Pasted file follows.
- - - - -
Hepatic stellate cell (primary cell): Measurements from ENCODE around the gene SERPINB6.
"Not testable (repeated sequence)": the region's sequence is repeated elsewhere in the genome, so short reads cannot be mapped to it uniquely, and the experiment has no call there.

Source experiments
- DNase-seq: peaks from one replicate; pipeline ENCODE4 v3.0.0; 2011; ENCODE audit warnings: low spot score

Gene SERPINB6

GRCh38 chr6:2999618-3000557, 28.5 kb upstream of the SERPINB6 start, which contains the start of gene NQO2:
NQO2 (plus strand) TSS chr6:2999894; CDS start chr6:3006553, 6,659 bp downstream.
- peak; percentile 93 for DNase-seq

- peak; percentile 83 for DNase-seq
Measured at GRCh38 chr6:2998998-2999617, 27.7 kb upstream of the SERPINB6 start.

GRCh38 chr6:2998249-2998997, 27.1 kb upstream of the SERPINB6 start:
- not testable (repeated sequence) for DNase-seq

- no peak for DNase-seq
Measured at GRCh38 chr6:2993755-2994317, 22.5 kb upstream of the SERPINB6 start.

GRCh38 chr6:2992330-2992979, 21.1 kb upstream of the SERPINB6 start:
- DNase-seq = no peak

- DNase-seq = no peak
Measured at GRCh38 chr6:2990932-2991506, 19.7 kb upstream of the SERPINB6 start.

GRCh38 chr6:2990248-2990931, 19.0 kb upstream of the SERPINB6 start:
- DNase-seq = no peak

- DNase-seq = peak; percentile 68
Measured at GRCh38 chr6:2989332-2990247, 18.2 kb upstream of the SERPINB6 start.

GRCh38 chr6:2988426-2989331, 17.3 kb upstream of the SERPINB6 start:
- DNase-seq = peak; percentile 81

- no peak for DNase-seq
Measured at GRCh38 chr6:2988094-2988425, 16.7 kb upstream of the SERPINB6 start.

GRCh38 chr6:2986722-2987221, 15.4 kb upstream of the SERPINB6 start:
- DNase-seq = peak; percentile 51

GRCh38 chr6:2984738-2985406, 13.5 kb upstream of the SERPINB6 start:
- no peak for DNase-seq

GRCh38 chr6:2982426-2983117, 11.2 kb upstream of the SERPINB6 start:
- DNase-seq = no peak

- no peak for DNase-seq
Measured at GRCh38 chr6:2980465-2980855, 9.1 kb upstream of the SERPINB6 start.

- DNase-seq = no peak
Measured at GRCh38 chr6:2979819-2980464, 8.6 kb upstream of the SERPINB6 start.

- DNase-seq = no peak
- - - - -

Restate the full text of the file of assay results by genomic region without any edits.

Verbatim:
Hepatic stellate cell (primary cell): Measurements from ENCODE around the gene SERPINB6.
"Not testable (repeated sequence)": the region's sequence is repeated elsewhere in the genome, so short reads cannot be mapped to it uniquely, and the experiment has no call there.

Source experiments
- DNase-seq: peaks from one replicate; pipeline ENCODE4 v3.0.0; 2011; ENCODE audit warnings: low spot score

Gene SERPINB6

GRCh38 chr6:2999618-3000557, 28.5 kb upstream of the SERPINB6 start, which contains the start of gene NQO2:
NQO2 (plus strand) TSS chr6:2999894; CDS start chr6:3006553, 6,659 bp downstream.
- peak; percentile 93 for DNase-seq

- peak; percentile 83 for DNase-seq
Measured at GRCh38 chr6:2998998-2999617, 27.7 kb upstream of the SERPINB6 start.

GRCh38 chr6:2998249-2998997, 27.1 kb upstream of the SERPINB6 start:
- not testable (repeated sequence) for DNase-seq

- no peak for DNase-seq
Measured at GRCh38 chr6:2993755-2994317, 22.5 kb upstream of the SERPINB6 start.

GRCh38 chr6:2992330-2992979, 21.1 kb upstream of the SERPINB6 start:
- DNase-seq = no peak

- DNase-seq = no peak
Measured at GRCh38 chr6:2990932-2991506, 19.7 kb upstream of the SERPINB6 start.

GRCh38 chr6:2990248-2990931, 19.0 kb upstream of the SERPINB6 start:
- DNase-seq = no peak

- DNase-seq = peak; percentile 68
Measured at GRCh38 chr6:2989332-2990247, 18.2 kb upstream of the SERPINB6 start.

GRCh38 chr6:2988426-2989331, 17.3 kb upstream of the SERPINB6 start:
- DNase-seq = peak; percentile 81

- no peak for DNase-seq
Measured at GRCh38 chr6:2988094-2988425, 16.7 kb upstream of the SERPINB6 start.

GRCh38 chr6:2986722-2987221, 15.4 kb upstream of the SERPINB6 start:
- DNase-seq = peak; percentile 51

GRCh38 chr6:2984738-2985406, 13.5 kb upstream of the SERPINB6 start:
- no peak for DNase-seq

GRCh38 chr6:2982426-2983117, 11.2 kb upstream of the SERPINB6 start:
- DNase-seq = no peak

- no peak for DNase-seq
Measured at GRCh38 chr6:2980465-2980855, 9.1 kb upstream of the SERPINB6 start.

- DNase-seq = no peak
Measured at GRCh38 chr6:2979819-2980464, 8.6 kb upstream of the SERPINB6 start.

- DNase-seq = no peak